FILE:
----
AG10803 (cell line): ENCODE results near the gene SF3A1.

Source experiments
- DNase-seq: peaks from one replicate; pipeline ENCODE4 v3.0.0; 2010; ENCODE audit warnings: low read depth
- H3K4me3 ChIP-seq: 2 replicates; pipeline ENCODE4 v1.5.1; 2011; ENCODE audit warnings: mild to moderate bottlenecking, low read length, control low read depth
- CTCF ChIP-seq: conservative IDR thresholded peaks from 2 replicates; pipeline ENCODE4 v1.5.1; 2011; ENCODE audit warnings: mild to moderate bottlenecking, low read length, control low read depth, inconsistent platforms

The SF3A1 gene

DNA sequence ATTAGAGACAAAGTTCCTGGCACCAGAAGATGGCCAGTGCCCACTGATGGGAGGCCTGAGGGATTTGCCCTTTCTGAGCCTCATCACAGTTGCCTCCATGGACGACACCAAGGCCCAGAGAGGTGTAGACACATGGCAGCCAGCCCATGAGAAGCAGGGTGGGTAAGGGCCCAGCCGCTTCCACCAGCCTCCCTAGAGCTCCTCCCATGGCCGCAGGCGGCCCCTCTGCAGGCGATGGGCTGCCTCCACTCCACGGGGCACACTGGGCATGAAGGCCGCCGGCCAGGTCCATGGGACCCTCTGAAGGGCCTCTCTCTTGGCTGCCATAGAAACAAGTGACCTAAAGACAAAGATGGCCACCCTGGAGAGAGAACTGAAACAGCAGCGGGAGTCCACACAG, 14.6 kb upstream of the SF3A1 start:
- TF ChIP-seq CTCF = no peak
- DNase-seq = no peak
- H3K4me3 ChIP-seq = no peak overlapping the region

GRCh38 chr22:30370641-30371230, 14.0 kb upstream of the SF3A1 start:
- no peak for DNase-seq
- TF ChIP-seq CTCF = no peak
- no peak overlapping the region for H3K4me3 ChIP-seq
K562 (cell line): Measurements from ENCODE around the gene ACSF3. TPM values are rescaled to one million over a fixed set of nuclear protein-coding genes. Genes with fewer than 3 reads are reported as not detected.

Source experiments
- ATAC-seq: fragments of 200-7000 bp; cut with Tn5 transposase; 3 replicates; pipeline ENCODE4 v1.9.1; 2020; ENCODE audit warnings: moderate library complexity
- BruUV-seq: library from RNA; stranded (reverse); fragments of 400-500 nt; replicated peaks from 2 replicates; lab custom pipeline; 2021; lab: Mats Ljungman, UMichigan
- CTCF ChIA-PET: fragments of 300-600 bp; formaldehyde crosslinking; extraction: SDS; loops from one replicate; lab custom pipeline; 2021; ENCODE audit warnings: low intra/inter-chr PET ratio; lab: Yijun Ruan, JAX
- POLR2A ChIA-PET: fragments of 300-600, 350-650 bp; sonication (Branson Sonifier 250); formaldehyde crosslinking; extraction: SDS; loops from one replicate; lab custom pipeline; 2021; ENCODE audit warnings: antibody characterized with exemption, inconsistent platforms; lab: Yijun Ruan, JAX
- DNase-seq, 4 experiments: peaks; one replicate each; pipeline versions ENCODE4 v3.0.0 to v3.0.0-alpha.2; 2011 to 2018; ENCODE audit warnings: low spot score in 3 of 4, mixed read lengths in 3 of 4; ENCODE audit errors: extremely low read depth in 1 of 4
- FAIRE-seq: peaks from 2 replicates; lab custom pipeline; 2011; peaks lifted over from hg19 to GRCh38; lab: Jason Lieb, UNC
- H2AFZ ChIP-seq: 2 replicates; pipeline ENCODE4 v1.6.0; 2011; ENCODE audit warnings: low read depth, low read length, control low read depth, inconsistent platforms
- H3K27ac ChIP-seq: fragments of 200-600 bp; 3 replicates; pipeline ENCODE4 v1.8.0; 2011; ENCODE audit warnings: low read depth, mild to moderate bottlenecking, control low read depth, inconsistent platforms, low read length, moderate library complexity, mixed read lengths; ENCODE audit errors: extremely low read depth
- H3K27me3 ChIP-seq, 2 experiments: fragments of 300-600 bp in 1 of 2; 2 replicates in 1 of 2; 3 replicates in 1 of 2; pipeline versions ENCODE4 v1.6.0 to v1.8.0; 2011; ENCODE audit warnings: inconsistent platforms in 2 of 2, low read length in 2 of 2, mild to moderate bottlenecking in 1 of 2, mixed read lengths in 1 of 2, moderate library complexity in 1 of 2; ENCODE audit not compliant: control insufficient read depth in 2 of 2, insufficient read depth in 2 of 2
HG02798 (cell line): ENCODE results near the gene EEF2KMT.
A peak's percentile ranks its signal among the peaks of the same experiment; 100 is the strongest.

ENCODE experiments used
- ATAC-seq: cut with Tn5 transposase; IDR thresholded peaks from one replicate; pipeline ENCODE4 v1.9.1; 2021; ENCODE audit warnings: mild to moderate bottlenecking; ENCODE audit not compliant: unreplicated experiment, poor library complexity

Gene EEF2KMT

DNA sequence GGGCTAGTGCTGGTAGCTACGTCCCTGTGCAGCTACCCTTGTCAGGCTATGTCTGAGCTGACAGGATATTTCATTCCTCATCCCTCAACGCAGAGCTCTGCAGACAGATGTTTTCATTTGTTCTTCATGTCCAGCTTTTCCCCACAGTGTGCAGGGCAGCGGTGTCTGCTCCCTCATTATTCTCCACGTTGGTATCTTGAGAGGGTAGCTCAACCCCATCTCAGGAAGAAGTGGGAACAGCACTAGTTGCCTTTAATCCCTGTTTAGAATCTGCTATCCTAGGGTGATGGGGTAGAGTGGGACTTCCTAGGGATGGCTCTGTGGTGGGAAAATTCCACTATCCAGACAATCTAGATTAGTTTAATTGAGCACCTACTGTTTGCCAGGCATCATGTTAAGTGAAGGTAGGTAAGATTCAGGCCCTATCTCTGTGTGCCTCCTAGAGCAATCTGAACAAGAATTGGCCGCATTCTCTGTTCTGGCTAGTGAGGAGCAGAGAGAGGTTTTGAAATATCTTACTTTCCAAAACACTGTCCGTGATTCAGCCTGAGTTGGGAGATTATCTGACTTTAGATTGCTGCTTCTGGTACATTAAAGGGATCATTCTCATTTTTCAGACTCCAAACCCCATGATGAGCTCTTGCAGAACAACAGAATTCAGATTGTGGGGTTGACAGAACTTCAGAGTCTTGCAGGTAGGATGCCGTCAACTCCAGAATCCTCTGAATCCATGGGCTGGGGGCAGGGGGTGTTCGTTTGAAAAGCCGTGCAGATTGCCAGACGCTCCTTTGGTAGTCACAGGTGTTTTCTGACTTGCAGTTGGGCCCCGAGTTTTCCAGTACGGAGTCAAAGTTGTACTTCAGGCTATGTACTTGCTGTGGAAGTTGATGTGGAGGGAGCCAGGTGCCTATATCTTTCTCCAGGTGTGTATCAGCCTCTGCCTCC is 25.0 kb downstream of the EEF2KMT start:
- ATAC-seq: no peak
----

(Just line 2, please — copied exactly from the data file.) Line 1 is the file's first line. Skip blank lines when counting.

Source experiments